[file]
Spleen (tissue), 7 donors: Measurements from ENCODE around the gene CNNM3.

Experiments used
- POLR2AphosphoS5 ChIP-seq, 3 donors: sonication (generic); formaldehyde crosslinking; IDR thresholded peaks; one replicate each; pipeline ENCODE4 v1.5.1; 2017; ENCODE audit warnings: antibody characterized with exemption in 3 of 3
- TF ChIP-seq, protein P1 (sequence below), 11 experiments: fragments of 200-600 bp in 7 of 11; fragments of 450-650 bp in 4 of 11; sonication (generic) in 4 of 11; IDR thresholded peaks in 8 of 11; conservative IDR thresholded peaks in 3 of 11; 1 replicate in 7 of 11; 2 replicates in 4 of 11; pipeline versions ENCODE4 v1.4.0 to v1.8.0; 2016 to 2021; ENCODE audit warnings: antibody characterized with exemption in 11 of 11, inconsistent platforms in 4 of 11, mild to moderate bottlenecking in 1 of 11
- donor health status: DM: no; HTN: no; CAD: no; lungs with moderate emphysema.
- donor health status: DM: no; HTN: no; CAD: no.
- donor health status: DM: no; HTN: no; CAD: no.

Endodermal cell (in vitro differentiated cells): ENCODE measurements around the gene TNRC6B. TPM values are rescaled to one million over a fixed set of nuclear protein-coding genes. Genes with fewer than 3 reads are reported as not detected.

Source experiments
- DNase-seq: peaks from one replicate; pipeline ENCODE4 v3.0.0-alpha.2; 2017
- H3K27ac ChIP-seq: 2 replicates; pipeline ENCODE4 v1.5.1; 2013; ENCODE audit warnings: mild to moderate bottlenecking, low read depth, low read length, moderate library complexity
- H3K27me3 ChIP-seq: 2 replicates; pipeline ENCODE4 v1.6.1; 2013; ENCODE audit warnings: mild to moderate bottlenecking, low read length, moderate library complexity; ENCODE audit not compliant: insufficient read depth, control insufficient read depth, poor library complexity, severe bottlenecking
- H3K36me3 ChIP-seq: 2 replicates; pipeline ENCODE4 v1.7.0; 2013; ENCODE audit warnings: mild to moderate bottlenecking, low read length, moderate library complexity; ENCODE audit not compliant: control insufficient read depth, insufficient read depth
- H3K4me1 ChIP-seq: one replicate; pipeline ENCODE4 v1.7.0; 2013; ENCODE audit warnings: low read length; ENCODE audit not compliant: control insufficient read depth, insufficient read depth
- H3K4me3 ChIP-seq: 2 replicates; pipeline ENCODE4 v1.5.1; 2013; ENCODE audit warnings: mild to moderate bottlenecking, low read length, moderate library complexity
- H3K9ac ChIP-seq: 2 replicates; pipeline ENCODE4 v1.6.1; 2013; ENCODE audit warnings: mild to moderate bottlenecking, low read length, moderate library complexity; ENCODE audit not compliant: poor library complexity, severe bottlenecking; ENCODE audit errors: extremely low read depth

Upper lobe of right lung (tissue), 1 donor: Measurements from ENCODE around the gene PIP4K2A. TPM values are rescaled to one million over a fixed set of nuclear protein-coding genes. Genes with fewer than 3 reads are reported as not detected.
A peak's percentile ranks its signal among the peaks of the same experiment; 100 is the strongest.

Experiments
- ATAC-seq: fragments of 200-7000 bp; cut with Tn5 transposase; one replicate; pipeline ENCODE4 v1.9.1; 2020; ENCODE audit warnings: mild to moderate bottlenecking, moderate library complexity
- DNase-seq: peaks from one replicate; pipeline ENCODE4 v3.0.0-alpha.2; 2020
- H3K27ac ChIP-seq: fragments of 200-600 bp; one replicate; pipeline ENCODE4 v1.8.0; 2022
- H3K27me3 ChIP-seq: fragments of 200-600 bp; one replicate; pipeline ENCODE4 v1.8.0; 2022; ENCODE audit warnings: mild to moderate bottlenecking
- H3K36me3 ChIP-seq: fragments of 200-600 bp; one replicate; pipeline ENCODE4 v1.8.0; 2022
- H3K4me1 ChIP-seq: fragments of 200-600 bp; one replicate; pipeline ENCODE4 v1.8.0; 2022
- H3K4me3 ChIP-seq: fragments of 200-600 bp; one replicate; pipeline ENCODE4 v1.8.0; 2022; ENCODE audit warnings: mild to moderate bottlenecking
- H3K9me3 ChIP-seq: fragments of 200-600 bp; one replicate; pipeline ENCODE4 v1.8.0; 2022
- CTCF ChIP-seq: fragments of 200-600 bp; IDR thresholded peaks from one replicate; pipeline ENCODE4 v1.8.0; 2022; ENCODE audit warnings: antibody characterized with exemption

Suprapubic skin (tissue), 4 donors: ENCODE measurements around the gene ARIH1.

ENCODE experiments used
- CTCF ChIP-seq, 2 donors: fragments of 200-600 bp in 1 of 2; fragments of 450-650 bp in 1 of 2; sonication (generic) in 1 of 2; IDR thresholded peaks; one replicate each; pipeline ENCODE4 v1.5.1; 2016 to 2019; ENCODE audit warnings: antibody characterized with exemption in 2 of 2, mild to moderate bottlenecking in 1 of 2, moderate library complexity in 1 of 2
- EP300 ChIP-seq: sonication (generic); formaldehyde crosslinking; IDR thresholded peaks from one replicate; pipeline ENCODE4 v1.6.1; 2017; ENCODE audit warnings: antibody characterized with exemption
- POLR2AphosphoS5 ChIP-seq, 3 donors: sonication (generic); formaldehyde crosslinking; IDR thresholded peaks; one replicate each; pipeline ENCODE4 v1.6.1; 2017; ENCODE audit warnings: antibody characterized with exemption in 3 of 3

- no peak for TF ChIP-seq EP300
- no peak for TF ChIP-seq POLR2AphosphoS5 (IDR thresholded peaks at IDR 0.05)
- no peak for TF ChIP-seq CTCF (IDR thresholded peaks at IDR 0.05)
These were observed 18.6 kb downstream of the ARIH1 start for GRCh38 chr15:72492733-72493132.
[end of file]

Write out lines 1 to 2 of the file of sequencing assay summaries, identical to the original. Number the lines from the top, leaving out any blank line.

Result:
Spleen (tissue), 7 donors: Measurements from ENCODE around the gene CNNM3.

Experiments used